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Genus Graphocephala

Rhododendron Leafhopper - Graphocephala fennahi Red-banded Leafhopper - Graphocephala coccinea Green and Red Striped Leafhopper - Graphocephala fennahi Graphocephala picta? - Graphocephala fennahi Graphocephala sp. - Graphocephala versuta Graphocephala confluens Graphocephala Cicadellidae - Graphocephala coccinea
Kingdom Animalia (Animals)
Phylum Arthropoda (Arthropods)
Subphylum Hexapoda (Hexapods)
Class Insecta (Insects)
Order Hemiptera (True Bugs, Cicadas, Hoppers, Aphids and Allies)
Suborder Auchenorrhyncha (True Hoppers)
Infraorder Cicadomorpha (Cicadas, Spittlebugs, Leafhoppers, and Treehoppers)
Superfamily Membracoidea (Leafhoppers and Treehoppers)
Family Cicadellidae (Typical Leafhoppers)
Subfamily Cicadellinae (Sharpshooters)
Tribe Cicadellini
Genus Graphocephala
Explanation of Names
Graphocephala (Van Duzee, 1916)
15 described spp. in our area
NOTE: the notation citing the taxonomic authority of the listed species may have been inputted erroneously. This is pending correction.
subgenus Graphocephala
Graphocephala coccinea (Forster, J.R., 1771): Eastern U.S.; introduced in Utah and other regions of the western U.S.
Graphocephala constricta: (Hamilton, 1985): TX, OK [likely a synonym of coccinea]
Graphocephala fennahi (Young, 1977): Eastern U.S., introduced in PNW and Europe
subgenus Keonolla
Graphocephala confluens (Uhler, 1861): Western U.S.
Graphocephala hieroglyphica (Say, 1830): Eastern U.S.
Graphocephala lugubris (Signoret, 1854): SW U.S. and CO
Graphocephala minuenda (DeLong & Currie, 1960): AZ and Mexico
Graphocephala uhleri (Ball, 1901): CO
subgenus Marathonia
Graphocephala marathonensis (Ball, 1936): TX, Mexico
Incertae sedis
Graphocephala atropunctata (Signoret, 1854): Western U.S.
Graphocephala aurora (Baker, 1898): AZ, Mexico
Graphocephala cythura (Baker, 1898): SW U.S., Mexico
Graphocephala ignava (Ball, 1936): AZ, Mexico
Graphocephala subrufa (DeLong & Currie, 1960): SW U.S.
Graphocephala versuta (Say, 1830): Eastern U.S., introduced in southwestern U.S. and Mexico
Many members of this genus are brightly coloured and distinctive, white others can be drab and highly variable. The wings are often striped and the heads of many species are boldly marked with various patterns, but some are bare such as in G. coccinea and G. fennahi.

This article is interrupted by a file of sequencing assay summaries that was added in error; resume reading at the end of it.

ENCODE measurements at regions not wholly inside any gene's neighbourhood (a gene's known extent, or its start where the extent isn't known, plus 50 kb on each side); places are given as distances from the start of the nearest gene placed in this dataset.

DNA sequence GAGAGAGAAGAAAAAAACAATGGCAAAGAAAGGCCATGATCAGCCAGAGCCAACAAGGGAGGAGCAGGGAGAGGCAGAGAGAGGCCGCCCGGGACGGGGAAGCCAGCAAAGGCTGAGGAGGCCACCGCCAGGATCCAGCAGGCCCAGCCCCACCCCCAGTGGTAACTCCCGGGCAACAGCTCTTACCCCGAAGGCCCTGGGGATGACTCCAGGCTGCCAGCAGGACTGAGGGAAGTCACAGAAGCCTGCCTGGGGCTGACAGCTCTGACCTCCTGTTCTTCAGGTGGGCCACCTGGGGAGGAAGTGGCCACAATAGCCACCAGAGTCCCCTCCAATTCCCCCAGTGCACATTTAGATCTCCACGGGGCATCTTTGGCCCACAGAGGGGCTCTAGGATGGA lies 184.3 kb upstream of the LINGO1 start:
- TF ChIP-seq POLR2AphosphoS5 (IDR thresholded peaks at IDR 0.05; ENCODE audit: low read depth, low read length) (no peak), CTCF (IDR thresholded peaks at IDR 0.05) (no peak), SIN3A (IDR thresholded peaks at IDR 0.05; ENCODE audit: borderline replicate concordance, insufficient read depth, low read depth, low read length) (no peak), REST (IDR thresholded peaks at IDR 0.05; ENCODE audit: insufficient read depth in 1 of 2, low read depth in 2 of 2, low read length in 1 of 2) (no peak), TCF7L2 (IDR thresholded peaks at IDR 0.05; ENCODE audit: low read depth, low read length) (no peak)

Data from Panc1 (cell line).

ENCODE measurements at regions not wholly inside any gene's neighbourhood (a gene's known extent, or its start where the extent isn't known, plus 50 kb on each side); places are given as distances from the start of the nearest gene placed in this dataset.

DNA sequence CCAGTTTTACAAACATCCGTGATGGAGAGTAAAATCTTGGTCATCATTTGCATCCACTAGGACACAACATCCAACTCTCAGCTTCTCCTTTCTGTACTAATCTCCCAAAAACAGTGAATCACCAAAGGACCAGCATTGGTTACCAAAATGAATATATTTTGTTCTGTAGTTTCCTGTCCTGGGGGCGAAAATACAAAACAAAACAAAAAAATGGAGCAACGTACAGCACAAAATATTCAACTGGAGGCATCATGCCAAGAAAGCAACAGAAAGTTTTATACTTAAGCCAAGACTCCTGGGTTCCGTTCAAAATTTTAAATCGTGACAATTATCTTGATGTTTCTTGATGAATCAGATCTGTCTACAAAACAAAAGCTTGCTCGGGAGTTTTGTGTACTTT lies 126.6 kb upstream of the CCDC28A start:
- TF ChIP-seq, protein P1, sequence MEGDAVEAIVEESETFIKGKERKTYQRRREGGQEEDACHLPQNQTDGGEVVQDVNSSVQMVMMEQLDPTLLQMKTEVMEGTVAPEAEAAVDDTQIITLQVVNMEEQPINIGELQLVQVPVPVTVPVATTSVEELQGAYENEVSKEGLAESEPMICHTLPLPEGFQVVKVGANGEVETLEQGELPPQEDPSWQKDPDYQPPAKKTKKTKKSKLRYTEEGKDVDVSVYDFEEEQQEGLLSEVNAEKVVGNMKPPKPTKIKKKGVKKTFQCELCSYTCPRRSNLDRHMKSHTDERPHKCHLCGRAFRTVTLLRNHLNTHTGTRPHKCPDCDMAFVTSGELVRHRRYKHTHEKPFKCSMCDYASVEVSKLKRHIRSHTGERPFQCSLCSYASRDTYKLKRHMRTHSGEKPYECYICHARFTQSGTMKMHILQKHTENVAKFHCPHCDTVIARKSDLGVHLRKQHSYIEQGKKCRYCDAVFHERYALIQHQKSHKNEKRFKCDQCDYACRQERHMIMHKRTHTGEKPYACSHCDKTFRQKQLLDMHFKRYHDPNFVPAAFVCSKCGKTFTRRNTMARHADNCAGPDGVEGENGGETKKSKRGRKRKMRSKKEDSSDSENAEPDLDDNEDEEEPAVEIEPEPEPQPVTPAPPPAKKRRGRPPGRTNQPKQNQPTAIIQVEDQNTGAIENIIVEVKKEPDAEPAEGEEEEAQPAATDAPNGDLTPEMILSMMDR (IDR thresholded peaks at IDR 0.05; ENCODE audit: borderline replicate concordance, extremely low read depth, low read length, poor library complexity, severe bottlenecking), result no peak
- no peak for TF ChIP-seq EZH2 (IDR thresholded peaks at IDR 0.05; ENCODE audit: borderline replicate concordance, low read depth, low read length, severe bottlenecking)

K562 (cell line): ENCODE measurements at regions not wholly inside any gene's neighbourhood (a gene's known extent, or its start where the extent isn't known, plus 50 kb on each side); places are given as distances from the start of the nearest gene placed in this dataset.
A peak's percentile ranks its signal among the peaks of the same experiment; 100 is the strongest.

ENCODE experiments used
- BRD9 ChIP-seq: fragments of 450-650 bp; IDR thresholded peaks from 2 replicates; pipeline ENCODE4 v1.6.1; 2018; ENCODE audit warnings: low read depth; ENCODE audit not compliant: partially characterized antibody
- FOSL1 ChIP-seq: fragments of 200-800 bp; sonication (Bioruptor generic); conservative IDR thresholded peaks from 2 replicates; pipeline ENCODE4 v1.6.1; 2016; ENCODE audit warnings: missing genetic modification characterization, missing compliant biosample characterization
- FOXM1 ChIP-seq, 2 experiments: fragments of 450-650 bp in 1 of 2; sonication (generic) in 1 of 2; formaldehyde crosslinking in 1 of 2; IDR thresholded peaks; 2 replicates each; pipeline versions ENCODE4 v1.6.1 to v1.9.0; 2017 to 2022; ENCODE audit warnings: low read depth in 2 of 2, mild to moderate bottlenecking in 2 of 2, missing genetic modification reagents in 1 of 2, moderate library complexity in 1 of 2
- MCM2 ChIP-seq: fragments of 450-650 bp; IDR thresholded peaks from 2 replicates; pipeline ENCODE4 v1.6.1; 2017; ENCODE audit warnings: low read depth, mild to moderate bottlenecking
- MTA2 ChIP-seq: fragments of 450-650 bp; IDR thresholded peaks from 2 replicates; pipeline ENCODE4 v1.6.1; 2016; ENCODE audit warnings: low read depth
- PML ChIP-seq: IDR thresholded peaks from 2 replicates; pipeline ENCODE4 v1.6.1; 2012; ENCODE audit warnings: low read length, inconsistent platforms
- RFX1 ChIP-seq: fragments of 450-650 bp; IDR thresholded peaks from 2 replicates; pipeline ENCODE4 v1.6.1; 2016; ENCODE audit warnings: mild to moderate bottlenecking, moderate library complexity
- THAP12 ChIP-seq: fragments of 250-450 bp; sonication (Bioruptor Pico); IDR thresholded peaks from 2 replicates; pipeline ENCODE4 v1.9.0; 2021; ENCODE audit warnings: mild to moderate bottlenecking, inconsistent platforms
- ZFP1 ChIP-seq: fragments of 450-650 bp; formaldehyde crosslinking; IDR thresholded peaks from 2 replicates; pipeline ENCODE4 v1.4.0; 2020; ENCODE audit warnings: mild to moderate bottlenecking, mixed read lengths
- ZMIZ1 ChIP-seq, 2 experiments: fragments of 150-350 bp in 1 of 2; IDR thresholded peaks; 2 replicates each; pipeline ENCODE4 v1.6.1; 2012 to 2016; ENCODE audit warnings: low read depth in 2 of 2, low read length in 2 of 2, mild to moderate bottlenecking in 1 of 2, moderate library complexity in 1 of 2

Canada to South America
a very wide range of habitats from temperate rainforests to deserts.
Polyphagous—a wide range of vascular plants
This genus is a taxonomic mess. No major revision has been made to the genus since Young 1977 and many decisions were made in that revision that still cause confusion today. This genus is likely polyphyletic, holding a number of potential genera. Over time, some select species have been split off from the main genus into genera such as Allogonia and Amphigonalia, but some species which should belong in these genera are still under Graphocephala. Revising this large group would be an extensive task and is likely very far off (especially since, even though these species may belong to multiple genera, they are all closely related), so the taxonomy on BugGuide follows some opinions of experts to better organise the genus.
We have split the genus up into three major "species groups" on the site, but these are provisional/informal and are not true taxonomic ranks, hence the quotes. These help break the genus up into more manageable sections. "Group" Graphocephala covers the members of the genus which are referred to as "Candy-striped" Graphocephala. The status of these species within the genus is currently very stable (relative to the other 'groups') and they are readily identifiable to group section—this group is also based on published work relating to genital structure.
"Group" Hordnia is less clear-cut and is based on unpublished opinions of Andy Hamilton—it's much more provisional in nature. The only species that was truly a member of the defunct genus Hordnia is G. atropunctata—the other species listed in the 'group' are morphologically similar. Hamilton had the opinion that these species all be treated under the genus Hordnia and, for a time, BugGuide followed this concept. However, these species all currently reside under Graphocephala.
Most complicated is the 'group' Neokolla/Keonolla, based on a very confusing taxonomic history. Authors have treated members of this group over a range of genera and their taxonomic status is highly unstable. Under the current taxonomy, the genera Neokolla and Keonolla have been synonymised with Graphocephala. These species are often more drab in colouration with very bold and intricate markings on the head—some are extremely similar morphologically (though they may not all belong to the same genus). Currently, one genus has been divided from this group—Amphigonalia—which is often denoted by an 'M-shaped' mark on the head. To further complicate things, not all taxonomists agree on the status of the species in this group—we have done our best to find a reasonable system based on the opinions of a wide range of hopper experts. The taxonomy under this page will likely be under regular subject to change.
Keep in mind that these groups are not at all clear-cut. Graphocephala ignava morphologically overlaps with all of these groups. The nymphs of the 'groups' Graphocephala and Hordnia can be identical. Amphigonalia nymphs are identical to those of 'group' Neokolla/Keonolla (where the Amphigonalia species are currently listed here). Until a revision is published and molecular work is done, this genus will remain a bit of a nightmare.
See Also
Graphogonalia evagorata — a neotropical species recently found in Texas which bears strong resemblance to Graphocephala

Hortensia similis — a species widespread in the neotropics, sometimes confused for 'group' Hordnia (though the ranges do not overlap)

Sibovia — a heavily-striped genus that can be confused with Graphocephala